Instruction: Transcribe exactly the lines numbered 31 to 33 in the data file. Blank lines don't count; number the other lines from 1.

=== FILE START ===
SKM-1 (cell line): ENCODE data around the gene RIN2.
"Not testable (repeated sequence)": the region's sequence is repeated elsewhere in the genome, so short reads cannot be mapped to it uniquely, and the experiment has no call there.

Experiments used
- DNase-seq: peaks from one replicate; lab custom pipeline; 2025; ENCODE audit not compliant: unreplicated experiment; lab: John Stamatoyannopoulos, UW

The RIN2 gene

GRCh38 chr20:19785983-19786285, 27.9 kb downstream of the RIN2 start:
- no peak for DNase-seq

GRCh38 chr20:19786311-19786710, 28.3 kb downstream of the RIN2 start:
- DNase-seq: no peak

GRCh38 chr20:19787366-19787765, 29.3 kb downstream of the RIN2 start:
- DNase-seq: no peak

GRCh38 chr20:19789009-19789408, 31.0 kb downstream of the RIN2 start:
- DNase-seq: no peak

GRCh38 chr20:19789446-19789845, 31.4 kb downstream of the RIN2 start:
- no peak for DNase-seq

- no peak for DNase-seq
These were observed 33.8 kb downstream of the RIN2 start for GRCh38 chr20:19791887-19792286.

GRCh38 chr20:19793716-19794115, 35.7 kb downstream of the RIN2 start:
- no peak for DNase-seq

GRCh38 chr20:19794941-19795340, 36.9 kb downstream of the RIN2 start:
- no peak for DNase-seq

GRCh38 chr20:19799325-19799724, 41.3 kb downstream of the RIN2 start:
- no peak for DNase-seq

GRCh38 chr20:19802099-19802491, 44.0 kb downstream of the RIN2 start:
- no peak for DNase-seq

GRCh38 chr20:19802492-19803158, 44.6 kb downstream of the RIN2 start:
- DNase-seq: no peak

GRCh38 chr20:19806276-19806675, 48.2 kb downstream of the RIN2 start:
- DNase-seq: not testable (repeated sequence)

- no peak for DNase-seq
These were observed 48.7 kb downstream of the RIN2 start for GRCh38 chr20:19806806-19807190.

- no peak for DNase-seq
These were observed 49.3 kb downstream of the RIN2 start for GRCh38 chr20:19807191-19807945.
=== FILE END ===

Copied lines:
These were observed 48.7 kb downstream of the RIN2 start for GRCh38 chr20:19806806-19807190.

- no peak for DNase-seq
These were observed 49.3 kb downstream of the RIN2 start for GRCh38 chr20:19807191-19807945.